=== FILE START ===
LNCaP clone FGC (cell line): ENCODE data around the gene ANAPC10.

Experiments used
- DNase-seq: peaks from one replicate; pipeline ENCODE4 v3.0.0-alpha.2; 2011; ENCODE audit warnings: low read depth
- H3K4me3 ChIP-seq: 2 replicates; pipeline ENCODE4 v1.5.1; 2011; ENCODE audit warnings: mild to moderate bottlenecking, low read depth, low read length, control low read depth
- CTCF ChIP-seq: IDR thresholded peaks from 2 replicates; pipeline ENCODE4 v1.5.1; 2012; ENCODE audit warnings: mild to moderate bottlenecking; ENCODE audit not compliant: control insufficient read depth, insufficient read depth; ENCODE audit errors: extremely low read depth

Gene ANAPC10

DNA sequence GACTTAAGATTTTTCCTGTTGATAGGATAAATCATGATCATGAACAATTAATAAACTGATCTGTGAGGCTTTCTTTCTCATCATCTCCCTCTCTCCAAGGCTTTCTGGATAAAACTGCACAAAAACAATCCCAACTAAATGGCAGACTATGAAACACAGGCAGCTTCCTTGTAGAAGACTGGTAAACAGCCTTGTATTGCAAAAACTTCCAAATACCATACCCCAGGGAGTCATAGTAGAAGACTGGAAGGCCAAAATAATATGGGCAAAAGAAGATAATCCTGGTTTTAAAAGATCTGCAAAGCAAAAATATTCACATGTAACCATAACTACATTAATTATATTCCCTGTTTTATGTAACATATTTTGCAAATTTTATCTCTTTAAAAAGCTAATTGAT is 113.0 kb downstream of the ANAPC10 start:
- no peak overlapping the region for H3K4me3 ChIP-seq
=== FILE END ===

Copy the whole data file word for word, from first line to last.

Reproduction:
LNCaP clone FGC (cell line): ENCODE data around the gene ANAPC10.

Experiments used
- DNase-seq: peaks from one replicate; pipeline ENCODE4 v3.0.0-alpha.2; 2011; ENCODE audit warnings: low read depth
- H3K4me3 ChIP-seq: 2 replicates; pipeline ENCODE4 v1.5.1; 2011; ENCODE audit warnings: mild to moderate bottlenecking, low read depth, low read length, control low read depth
- CTCF ChIP-seq: IDR thresholded peaks from 2 replicates; pipeline ENCODE4 v1.5.1; 2012; ENCODE audit warnings: mild to moderate bottlenecking; ENCODE audit not compliant: control insufficient read depth, insufficient read depth; ENCODE audit errors: extremely low read depth

Gene ANAPC10

DNA sequence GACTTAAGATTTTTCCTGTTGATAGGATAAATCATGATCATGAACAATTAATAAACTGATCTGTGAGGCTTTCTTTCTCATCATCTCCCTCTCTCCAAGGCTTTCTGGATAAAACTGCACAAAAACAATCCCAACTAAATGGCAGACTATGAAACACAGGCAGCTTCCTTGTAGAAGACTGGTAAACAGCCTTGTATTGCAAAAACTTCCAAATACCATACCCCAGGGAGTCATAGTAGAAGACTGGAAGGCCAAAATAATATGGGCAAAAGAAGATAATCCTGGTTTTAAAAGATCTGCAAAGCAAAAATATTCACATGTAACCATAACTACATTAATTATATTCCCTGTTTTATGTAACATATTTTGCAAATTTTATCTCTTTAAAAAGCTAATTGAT is 113.0 kb downstream of the ANAPC10 start:
- no peak overlapping the region for H3K4me3 ChIP-seq